I want to understand how the alt key behaves on terminals.
From some reading it appears that the “meta key” has been replaced on modern systems with sending Esc+ instead, why is that? What is the difference between meta and Esc+?
Is there a difference between what mac does vs what linux does when you hit the alt key?
Here is some discussion related to being unable to map the meta-modifier in vim because of what I’m pointing out here:
The Alt key typically prefixes the sent symbol with the
Esc character, e.g. pressing Alt+x generates the
0x1B) byte followed by
As far as I know, traditionally the Meta key used to set the high bit, e.g. Meta+x used to generate the byte
0x78 + the 8th bit is
0xF8). Or maybe there used to be two different popular configurations for the Meta key: setting the 8th bit, as well emitting an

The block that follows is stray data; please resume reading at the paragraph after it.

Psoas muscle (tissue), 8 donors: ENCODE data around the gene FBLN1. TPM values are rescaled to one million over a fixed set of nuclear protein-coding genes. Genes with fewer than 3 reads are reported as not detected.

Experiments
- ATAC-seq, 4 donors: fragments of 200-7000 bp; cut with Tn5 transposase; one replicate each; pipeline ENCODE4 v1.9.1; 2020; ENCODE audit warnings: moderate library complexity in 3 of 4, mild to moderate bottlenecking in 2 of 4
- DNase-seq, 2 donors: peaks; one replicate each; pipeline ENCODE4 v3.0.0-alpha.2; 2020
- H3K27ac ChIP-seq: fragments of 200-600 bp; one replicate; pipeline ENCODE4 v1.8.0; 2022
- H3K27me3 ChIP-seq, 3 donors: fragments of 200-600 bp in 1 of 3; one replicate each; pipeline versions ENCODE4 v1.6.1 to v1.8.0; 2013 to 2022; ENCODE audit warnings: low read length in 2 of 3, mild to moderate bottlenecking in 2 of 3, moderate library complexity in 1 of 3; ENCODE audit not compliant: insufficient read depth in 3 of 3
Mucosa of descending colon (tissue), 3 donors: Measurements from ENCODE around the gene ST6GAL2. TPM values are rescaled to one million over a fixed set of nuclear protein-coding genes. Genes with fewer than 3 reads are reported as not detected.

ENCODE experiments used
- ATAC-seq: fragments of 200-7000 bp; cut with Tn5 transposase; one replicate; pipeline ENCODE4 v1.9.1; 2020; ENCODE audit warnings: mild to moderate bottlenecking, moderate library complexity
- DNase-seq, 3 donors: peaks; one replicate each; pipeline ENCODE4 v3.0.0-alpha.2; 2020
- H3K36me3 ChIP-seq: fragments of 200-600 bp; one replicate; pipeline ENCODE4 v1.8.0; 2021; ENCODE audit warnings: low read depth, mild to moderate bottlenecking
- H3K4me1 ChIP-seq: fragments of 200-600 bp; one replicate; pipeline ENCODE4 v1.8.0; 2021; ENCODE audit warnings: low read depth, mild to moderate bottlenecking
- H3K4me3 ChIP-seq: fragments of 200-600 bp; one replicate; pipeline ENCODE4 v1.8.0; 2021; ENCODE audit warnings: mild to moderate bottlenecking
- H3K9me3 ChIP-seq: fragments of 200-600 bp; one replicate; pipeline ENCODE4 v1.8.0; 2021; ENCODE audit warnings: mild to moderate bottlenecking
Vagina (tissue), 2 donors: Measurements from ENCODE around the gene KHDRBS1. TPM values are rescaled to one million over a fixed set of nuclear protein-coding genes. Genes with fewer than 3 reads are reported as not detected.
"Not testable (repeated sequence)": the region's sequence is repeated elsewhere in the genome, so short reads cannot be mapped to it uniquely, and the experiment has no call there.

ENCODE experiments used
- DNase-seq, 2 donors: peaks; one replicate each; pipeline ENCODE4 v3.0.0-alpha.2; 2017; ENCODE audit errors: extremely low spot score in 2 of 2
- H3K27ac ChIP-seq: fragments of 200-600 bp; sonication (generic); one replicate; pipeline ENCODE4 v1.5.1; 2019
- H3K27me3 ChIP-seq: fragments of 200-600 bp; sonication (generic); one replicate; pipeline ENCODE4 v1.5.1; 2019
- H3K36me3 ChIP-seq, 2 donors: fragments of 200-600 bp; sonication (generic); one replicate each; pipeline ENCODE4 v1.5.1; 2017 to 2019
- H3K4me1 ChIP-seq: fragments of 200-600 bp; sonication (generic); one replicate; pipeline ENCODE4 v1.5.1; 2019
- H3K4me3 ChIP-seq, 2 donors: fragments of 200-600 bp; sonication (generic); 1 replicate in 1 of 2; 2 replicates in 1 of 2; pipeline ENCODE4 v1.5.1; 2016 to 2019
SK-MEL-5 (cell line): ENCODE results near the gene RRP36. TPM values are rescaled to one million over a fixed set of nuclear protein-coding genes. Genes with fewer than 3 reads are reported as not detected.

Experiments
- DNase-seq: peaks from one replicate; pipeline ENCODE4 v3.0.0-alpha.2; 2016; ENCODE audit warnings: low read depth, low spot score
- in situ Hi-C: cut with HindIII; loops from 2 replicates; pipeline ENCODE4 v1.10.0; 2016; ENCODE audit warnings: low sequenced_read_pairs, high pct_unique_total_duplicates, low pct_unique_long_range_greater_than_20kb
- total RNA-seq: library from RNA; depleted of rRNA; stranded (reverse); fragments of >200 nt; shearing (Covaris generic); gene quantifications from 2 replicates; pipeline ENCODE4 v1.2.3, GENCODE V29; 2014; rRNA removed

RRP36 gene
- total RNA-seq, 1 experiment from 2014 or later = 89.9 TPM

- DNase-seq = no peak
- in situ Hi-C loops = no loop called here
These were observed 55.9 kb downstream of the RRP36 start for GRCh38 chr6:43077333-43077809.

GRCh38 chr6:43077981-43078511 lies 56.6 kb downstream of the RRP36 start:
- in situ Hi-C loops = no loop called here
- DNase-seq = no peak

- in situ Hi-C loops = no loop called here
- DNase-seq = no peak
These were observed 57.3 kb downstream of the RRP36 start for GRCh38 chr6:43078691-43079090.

Then two things happened.
One is that today’s computers no longer have a physical Meta key, so in terminal emulators running on PCs the Alt key took its role.
The other is that with the widespread adoption of Unicode (UTF-8), setting the high bit no longer makes any sense; in fact, conflicts with the encoding of pretty much any non-English letter. Applications expect the terminal to send valid UTF-8, and flipping the 8th bit would break this.
That’s how terminals ended up with the current situation of Alt (or possibly Option on Mac) emitting an